The Case Against CAFOs in Indiana
There are already far too many protections and allowances for the many CAFO’s in our state. A CAFO was proposed 2 years ago in Lakeville and our community rejected it. The CAFO would have released liquid manure into near surface groundwater. When stormwater reaches high levels in areas of near surface groundwater, karst, or other fragile lands, existing IDEM rules mandating manure lagoons to contain the waste are NOT adequate and the waste can overflow into nearby surface waters or groundwater. Methane emissions are huge from CAFO’s. A major contributor to climate change, methane is several times more of a concern than fossil fuel emissions. CAFO’s rarely pay enough taxes to mitigate the damage they do to roadways with all the trucking in and out. And when concentrated into such a small space with so many animals, offensive odors are inevitable for many miles around, decreasing property values for which owners cannot be compensated or even protest (right to farm legislation from last year). CAFO promoters claim that their operations will be a stimulus to the local economy from local agricultural feed products purchased.
In reality, most of the millions in profits from CAFO sales and products go out of the community and even out of the country in export sales, lining the pockets of large international corporations such as China owned Smithfield. Jobs are created more reliably and longer term in smaller farms which employ more local people on farms. How many other agricultural jobs are they displacing with the use of that land both for the CAFO and for growing the crops to feed the CAFO’s? We can do better by bringing back smaller, dispersed, agriculture which yields the best & most healthy food at the least cost to soil, water, & air. For example, in 1970 there were many more jobs in agriculture in our area than any CAFO could provide for the same land area use. These jobs created economic activity around the community such as local retail sales, etc. CAFO jobs are low quality, high stress, and repetitive. They are a poor substitute for someone who has grown up on a diversified family farm or who would like to enter farming as a profession.
Our goal should be getting people back to the land for more quality jobs in agriculture that produce food that is sold and consumed locally. Jobs created through the maintenance and restoration of low impact farming practices that protect soil, water, & air as well as profits. Over the past 4 decades we have witnessed the flight of our best farmers from the land, and their children have left our rural communities. Our food system is left vulnerable to high input costs associated with fossil fuel driven agricultural methods such as CAFO’s. Studies show that if 35-50% of the available land being used for growing livestock feed for CAFO animals was permanently converted to pasture land, we could still meet Americans’ animal protein needs, stop the release of soil and nutrients into our rivers, lakes, groundwater, & oceans, and trap carbon which is being emitted and heating up our climate. All while meeting current high demand for quality local food for local consumption.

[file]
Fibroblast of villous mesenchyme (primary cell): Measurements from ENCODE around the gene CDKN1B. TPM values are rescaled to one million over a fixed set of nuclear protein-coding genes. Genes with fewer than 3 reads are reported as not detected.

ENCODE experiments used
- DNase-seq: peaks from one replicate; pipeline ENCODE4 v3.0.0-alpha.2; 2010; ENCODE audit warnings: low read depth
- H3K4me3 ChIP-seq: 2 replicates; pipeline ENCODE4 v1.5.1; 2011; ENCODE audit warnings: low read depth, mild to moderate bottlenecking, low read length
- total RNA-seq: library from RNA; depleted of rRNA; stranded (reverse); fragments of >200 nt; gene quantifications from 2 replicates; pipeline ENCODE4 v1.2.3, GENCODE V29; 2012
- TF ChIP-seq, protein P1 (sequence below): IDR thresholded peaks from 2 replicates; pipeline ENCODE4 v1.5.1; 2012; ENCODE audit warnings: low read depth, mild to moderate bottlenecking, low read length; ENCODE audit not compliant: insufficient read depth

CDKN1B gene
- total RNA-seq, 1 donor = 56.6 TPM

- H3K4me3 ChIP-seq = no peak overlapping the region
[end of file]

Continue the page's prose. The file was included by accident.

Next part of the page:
I own a small farm deriving 50% of its income from farm products and 50% from agritourism. My farm business would be ruined by a CAFO locating nearby. I hope our Indiana Senate comes to its senses and tables this bill. We don’t need politicians in Indianapolis with their hands in the pockets of trans-national companies telling us how to manage our local agriculture. We have the right to enact local laws as we see fit. Don’t desecrate our democracy by legislating our citizens out of the process. Indiana farmers need help from the state but not this kind of help. They need help keeping farms intact and safe from industrial operations claiming to be farms, and urban sprawl.
Submitted by Charlotte Wolfe, PhD and Farmer near Lakeville, IN